Managing debt is not an idle practice. It takes diligence and attention. Sometimes it can be helpful to change strategies or at least look into your options, like consolidation. If you are asking yourself if you should consolidate loans or not, consider the following information to help your decision.
Reasons to Consolidate Loans or Not
First, make sure you are completely aware of all your debts, assets and current household budget. All these personal finance items are important as you consider consolidation.
A consolidation loan allows consumers to take out a new loan to pay off multiple creditors. Next, the borrower repays the new loan. The up-side of consolidation is that you will only have to remember one due date to one creditor rather than keeping track of multiple debts.
Loans for debt consolidation work for some people. The key to knowing whether a consolidation loan will benefit you is whether you’re able to secure an interest rate lower than you currently hold. Otherwise, you will not save any money.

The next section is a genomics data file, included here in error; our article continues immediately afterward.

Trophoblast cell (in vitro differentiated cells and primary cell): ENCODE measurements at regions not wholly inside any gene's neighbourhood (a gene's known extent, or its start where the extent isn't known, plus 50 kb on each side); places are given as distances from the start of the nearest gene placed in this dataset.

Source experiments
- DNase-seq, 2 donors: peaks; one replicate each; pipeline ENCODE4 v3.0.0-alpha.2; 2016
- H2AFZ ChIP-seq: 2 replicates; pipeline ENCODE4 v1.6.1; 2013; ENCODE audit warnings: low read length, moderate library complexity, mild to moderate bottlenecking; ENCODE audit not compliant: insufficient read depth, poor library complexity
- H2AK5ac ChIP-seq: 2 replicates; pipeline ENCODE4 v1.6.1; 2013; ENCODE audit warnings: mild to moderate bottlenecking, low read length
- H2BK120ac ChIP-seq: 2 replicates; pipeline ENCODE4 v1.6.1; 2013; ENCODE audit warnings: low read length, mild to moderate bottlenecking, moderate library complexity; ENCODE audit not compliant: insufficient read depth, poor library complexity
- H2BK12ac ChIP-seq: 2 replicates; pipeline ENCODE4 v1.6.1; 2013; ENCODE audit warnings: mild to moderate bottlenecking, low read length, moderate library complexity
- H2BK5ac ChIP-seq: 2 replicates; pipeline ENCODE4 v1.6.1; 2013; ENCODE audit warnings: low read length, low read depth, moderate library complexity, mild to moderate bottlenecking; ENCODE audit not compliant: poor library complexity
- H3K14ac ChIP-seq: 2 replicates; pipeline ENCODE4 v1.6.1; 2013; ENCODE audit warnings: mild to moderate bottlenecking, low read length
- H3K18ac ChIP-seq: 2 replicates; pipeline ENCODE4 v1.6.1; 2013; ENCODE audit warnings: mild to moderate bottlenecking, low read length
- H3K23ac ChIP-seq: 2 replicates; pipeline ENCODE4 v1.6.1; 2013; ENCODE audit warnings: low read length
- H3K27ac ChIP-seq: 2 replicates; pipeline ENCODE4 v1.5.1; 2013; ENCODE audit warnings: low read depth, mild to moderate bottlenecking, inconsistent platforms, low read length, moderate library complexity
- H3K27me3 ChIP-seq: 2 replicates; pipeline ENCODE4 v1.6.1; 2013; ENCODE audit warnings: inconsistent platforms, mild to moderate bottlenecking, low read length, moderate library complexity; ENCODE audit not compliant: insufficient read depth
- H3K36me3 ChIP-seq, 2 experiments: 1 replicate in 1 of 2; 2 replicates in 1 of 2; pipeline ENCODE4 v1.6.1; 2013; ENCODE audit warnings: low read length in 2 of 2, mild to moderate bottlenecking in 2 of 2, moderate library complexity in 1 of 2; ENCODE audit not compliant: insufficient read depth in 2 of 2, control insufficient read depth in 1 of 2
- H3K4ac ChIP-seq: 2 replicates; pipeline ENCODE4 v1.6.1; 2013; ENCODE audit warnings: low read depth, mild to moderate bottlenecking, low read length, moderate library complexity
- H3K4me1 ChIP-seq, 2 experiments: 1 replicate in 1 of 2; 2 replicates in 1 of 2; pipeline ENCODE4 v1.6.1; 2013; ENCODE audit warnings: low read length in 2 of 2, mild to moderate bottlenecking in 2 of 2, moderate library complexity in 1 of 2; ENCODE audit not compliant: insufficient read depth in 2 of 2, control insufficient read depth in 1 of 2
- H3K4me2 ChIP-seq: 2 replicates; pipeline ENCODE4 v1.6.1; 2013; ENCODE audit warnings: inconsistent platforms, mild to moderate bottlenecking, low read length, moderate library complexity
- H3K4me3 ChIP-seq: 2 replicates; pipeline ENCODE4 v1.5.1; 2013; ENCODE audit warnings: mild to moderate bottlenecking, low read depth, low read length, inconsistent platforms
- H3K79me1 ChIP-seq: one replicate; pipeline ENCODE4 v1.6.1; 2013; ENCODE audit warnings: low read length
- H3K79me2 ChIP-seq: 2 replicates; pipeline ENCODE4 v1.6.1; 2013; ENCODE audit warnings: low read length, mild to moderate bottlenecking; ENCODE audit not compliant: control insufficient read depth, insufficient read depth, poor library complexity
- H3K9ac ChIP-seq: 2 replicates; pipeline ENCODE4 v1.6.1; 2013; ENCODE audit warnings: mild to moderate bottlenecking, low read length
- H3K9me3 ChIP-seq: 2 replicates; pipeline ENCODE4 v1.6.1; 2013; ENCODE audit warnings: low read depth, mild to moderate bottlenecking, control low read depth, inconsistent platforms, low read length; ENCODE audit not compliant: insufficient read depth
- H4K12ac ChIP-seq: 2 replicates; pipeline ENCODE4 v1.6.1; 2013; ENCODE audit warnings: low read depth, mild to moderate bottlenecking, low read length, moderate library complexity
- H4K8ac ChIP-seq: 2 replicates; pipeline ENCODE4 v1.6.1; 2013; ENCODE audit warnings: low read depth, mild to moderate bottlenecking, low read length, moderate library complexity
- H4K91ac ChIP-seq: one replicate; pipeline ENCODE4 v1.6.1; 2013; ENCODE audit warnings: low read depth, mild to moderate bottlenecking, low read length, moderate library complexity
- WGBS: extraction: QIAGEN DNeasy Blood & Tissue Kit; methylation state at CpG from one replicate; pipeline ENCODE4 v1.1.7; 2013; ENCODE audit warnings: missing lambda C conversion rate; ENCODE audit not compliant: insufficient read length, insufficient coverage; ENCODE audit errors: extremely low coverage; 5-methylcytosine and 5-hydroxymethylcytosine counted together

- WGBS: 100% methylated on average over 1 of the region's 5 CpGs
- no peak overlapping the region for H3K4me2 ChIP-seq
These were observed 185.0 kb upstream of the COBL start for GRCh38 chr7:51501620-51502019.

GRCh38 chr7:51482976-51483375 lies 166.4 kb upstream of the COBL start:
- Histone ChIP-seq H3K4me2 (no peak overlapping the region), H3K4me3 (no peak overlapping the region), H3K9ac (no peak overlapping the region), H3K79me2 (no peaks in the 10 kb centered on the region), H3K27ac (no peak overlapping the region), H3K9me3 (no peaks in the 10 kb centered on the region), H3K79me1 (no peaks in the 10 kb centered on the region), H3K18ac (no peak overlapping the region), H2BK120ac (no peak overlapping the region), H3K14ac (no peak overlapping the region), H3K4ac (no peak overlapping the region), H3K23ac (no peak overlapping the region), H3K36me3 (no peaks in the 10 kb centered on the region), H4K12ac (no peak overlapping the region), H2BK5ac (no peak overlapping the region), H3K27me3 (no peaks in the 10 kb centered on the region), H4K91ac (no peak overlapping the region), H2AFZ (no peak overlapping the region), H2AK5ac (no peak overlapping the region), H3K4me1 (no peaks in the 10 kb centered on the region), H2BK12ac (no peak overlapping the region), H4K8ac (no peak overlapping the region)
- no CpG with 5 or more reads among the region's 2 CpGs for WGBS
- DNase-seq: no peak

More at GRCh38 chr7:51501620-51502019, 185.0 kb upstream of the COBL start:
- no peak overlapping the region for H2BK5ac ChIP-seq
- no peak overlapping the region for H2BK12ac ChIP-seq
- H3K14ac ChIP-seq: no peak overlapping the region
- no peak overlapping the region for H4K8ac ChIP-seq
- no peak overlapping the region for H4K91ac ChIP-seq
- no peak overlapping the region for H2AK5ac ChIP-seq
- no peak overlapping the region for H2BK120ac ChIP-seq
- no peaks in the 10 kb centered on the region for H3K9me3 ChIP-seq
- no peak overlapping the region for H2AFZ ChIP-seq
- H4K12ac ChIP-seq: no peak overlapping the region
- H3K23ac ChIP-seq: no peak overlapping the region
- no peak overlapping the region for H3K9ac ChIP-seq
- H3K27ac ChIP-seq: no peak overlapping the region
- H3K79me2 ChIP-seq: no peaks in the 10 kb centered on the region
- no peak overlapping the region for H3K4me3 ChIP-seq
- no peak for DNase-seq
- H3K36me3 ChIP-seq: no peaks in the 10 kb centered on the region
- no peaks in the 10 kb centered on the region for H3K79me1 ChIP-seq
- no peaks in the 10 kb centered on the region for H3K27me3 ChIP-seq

Additionally, it’s important to address the factors that got you into debt in the first place. Because consolidation will enable you to repay your accounts, you will suddenly have a number of credit cards with a zero balance. The temptation for some to continue to spend with newly available credit can be overwhelming. Work through your financial strengths and weaknesses to understand if you are vulnerable in this scenario.
What About Student Education Loans?
Should student loan borrowers consolidate or not? This very much depends on the type of loan and the interest rate. Federal loans can be consolidated. Most private loans can as well. However, consolidating private student loans depends heavily on your credit. Poor credit history and score leads to a very high consolidation loan interest rate. Federal consolidation loans are typically fair. However, consolidation means you lose some of the other repayment perks.
Watch this video to learn more.
Finally, consolidating loans can work well for some but not for others. Have an accurate evaluation of your finances, debts and goals before signing on the dotted line.